Bush says Chirac a 'friend'

3rd June 2004, Comments 0 comments

PARIS, June 2 (AFP) - US President George W. Bush has reached out to France in an interview in which he calls President Jacques Chirac his "friend" and seeks to downplay the bitter divide over his decision to invade Iraq as an amicable debate.

PARIS, June 2 (AFP) - US President George W. Bush has reached out to France in an interview in which he calls President Jacques Chirac his "friend" and seeks to downplay the bitter divide over his decision to invade Iraq as an amicable debate.

The comments, to be published Thursday in the French magazine Paris Match, come just ahead of Bush's visit to France this weekend for commemorations marking the 60th anniversary of the D-Day landings in Normandy, where Chirac will host an array of world leaders.

"I have never been angry with the French. France has long been an ally," Bush said in the interview, translated into French and made available to AFP ahead of publication.

On Iraq, he said, "I made a tough decision and not everybody agreed with that decision ... (but) friends don't always have to agree. Jacques told me clearly. He didn't believe that the use of force was necessary. We argued as friends."

When asked whether he would invite the French president to his ranch in his home state of Texas - a privilege accorded to few foreign leaders - Bush told Paris Match with a laugh: "If he wants to come to see some cows, he's welcome. He can come and see the cows."

Chirac later said he had never been "angry" with Bush despite their "divergence of views" on Iraq.

"One must not always believe what you hear in discussion or read in newspapers. I have never been angry with the US president and I've never felt in my relations with him that he was angry with me," he said during a press conference with Irish Prime Minister Bertie Ahern.

The differing views the two leaders had on Iraq were "normal," Chirac said. "Everyone has their own conviction. I've always stated mine without any agressiveness."

The US president also said that he did not consider all the Iraqis fighting the US occupation to be "terrorists".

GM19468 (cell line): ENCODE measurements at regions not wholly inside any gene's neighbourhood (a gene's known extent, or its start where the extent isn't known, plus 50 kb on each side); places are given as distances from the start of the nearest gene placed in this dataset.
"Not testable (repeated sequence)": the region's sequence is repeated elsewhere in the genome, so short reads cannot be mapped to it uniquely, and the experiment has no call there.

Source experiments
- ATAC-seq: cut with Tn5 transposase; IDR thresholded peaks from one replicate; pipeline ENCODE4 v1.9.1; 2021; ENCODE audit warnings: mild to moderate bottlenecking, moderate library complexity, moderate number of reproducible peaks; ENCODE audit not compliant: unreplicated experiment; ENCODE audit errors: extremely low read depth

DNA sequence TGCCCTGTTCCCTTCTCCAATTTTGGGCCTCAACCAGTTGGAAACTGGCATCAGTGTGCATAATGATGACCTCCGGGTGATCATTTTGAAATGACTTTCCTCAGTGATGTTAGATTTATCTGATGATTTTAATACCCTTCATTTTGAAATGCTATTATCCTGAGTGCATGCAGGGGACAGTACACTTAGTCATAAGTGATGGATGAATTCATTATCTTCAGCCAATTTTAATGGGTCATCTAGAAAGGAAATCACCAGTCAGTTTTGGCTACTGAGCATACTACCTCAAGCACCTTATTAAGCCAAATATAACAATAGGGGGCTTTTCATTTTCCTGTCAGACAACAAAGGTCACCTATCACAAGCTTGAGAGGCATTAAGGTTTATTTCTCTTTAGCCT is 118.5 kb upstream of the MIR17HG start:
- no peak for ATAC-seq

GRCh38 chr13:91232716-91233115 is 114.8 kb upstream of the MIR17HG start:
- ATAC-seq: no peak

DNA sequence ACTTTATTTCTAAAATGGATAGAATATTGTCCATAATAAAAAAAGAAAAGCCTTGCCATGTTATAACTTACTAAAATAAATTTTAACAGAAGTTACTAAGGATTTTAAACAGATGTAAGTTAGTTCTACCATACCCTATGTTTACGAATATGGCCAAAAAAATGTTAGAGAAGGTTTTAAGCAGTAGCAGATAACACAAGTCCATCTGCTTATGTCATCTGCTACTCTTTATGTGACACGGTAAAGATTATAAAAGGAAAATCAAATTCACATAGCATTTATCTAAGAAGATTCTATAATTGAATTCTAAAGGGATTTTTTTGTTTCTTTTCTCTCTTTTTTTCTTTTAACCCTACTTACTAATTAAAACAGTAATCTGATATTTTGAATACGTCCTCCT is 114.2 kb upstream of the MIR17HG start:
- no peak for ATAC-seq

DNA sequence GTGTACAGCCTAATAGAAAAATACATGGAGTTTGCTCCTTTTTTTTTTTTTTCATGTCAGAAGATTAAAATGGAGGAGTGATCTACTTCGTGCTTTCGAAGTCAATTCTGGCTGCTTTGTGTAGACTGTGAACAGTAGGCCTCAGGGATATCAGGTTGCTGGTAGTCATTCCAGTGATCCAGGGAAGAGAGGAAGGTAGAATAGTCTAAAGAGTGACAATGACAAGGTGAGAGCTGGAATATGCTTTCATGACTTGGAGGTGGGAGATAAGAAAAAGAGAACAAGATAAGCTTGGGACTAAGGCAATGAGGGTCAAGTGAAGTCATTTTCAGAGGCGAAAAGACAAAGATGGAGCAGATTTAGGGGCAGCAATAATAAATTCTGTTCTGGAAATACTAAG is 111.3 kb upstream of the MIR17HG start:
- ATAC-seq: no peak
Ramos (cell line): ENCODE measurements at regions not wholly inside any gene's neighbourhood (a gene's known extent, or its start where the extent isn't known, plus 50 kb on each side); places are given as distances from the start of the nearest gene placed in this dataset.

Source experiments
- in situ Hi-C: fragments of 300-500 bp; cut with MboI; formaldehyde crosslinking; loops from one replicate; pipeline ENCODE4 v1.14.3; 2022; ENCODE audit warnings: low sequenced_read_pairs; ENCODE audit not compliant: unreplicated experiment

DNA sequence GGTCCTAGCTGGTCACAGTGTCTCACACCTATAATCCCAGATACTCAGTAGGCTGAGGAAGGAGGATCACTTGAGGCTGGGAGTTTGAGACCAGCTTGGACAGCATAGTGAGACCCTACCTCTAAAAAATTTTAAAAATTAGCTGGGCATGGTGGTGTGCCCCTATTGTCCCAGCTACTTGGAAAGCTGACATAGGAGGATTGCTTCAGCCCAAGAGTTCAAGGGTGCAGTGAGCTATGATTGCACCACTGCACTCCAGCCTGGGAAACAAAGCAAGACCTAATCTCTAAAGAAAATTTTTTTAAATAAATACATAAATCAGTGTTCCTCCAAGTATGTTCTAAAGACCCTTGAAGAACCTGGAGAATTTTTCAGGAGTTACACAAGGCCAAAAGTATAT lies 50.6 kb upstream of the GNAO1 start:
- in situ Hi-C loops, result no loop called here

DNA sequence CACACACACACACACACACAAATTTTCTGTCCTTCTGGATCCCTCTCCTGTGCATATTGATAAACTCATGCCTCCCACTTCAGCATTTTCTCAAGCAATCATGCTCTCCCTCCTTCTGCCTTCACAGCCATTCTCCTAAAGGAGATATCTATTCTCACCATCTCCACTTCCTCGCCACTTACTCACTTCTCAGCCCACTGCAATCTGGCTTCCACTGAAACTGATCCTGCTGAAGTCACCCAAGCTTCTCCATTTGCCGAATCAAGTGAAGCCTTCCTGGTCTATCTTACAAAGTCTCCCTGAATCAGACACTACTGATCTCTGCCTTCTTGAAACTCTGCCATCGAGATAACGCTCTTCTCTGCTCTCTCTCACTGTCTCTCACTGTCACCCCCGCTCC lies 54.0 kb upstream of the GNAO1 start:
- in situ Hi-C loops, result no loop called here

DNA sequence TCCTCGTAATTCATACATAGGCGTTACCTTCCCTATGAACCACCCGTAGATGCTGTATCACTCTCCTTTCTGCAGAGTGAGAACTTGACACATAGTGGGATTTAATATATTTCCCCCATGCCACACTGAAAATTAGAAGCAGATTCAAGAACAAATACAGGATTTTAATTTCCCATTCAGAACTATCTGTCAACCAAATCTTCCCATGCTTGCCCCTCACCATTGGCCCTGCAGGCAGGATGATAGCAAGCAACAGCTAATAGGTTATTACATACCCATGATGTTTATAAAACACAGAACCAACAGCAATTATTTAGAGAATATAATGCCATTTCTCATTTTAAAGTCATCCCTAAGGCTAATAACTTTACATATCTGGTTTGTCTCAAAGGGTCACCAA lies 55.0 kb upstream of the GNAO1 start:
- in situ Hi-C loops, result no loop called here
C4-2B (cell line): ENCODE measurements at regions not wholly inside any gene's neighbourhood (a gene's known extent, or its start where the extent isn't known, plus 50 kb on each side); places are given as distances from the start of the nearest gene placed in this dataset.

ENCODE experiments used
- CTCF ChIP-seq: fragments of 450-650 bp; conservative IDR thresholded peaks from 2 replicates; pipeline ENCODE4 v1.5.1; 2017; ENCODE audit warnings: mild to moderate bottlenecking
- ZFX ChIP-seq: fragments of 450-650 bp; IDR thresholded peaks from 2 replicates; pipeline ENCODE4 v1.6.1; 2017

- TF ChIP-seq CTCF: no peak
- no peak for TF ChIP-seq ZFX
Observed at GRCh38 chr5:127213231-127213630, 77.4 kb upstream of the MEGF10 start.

"The suicide bombers are, but the other fighters aren't. They just don't want to be occupied. Not even me, nobody, would want to be. That's why we're giving them their sovereignty. We are guaranteeing them complete sovereignty from June 30," he said.

Washington slammed France for its role in leading international opposition to the Iraq war, with US Defence Secretary Donald Rumsfeld dismissing it as part of an "old Europe" while French companies were excluded from reconstruction contracts in Iraq.

Washington's promises of restoring Iraqi sovereignty meanwhile have come under scrutiny on both sides of the Atlantic.

The French newspaper Le Monde said: "We cannot speak ... of a transfer of 'full sovereignty'," and suggested that the White House was now "desperately seeking diplomatic, financial and military support" as it tried to extricate itself from a country that had become increasingly anti-American.

And the New York Times said the continued presence of nearly 140,000 American troops in Iraq, as well as US diplomats in Iraqi ministries, will doubtless keep "significant power" in US hands.

The paper quoted a UN diplomat as saying: "It's a charade. ... The problem is that you need a charade to get to the reality of an elected government next January. There's no other way to do this."

Bush's wife, Laura, contributed to the US charm offensive on France by giving an interview to state television network France 2 in which she also stressed that the two countries were "friends".

"Yes, we had our differences over the war in Iraq. But we have also worked together, we have worked together in Afghanistan. I think France will be with us in the reconstruction of Iraq, to help the Iraqis build democracy, to free themselves from the oppression of Saddam Hussein," she said, according to the channel's dubbed French translation of her remarks.

"I believe, I think that we will always remain friends, that our two countries will always be allies. I hope so."

The First Lady added that she thought that French animosity towards her husband came from not knowing him well enough.

"He deeply believes that freedom for all is important. I hope people see that in him. It's a hidden aspect in his character. He has a character that Americans are proud of: a strong personality, he's tough, independent, with a love of freedom. Those are American characteristics and my husband has them. I think the French have them, too."

© AFP

Subject: French news

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